Orioles Rotation: Depth Chart Discussions

The Likely Top Four
The Cast of Thousands

You’d think that after a shocking run to the playoffs despite having a dozen different pitchers make at least two starts — and only one make more than 20 — that the Baltimore Orioles would have done something to shore up their rotation this winter. They haven’t, so far, and while their decision is more than defensible, it doesn’t make projecting the 2013 collection any easier.

Here’s what we do know about this year’s Orioles rotation, however. We know that Joe Saunders (seven starts), Dana Eveland (two starts), and Randy Wolf (two starts) aren’t going to be part of it. We know that the top four is likely to be made up of Wei-Yin Chen, Jason Hammel, Miguel Gonzalez, & Chris Tillman, and we know with near absolute certainty that when the season ends, at least one of those four men (but likely more) will no longer be in the rotation.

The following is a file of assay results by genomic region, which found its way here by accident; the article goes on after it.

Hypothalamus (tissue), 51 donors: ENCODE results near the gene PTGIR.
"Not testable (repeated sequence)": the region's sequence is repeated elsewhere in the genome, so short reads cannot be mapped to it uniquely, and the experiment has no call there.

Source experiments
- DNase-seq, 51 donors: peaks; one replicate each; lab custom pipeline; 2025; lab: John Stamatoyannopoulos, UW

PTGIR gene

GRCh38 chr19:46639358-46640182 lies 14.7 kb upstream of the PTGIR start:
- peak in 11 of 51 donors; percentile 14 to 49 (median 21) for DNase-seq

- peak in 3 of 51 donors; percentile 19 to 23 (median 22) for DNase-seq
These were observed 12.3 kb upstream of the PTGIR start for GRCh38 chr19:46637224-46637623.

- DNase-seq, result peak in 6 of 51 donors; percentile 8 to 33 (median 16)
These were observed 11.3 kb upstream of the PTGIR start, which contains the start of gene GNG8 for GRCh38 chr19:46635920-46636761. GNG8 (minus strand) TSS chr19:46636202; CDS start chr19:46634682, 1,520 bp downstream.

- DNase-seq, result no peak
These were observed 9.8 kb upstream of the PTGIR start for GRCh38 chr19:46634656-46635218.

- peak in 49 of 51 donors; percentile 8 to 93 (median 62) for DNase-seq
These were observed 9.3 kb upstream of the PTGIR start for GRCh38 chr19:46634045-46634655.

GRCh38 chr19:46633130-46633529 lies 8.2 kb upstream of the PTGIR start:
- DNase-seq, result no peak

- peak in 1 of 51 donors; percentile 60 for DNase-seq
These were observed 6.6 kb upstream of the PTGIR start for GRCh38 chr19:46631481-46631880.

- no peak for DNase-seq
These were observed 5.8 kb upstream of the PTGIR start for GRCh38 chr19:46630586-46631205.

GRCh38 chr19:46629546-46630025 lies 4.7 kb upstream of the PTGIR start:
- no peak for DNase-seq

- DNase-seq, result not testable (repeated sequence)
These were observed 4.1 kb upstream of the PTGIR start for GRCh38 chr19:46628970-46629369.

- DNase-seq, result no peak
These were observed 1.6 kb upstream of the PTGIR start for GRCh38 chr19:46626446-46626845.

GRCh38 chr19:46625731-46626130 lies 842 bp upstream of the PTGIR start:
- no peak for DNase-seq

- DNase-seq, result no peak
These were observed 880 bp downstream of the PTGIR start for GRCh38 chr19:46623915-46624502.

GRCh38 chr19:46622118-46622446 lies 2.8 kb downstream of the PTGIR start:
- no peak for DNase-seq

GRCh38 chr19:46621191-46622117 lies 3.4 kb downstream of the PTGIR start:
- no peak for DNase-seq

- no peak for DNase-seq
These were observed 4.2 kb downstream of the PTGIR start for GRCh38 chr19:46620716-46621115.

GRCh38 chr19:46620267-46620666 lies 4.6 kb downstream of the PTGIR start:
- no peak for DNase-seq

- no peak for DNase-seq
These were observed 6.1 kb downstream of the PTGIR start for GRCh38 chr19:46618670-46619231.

Chen was actually a nice surprise for the club in his first season in America, making 32 starts as the only Baltimore starter to stick in the rotation for the entire season. He was solid if unspectacular, winning 12 games with a 4.02 ERA that was somewhat better than his 4.42 FIP, and as Jeff Zimmerman astutely noted in FanGraphs+, “his strikeout (7.2) and walks (2.7) per nine were comparable to those put up by Jon Lester (7.3, 3.0) and Derek Holland (7.4, 2.7).” Chen’s second half was nearly identical to his first, so he didn’t wear down as the season went on or get hit harder by teams getting multiple looks at him, so he seems like a safe bet for a similar season in 2013. Interestingly, ZiPS is not a fan, seeing his strikeout rate plummet to 4.86/9, but projection systems have long had difficulties with foreign veterans coming to the States, so I wouldn’t put much stock into that. Chen is miscast as Baltimore’s ace, but he’s the type of starter every team needs, including fantasy squads. Consider him draftable, yet not someone to extend yourself to get.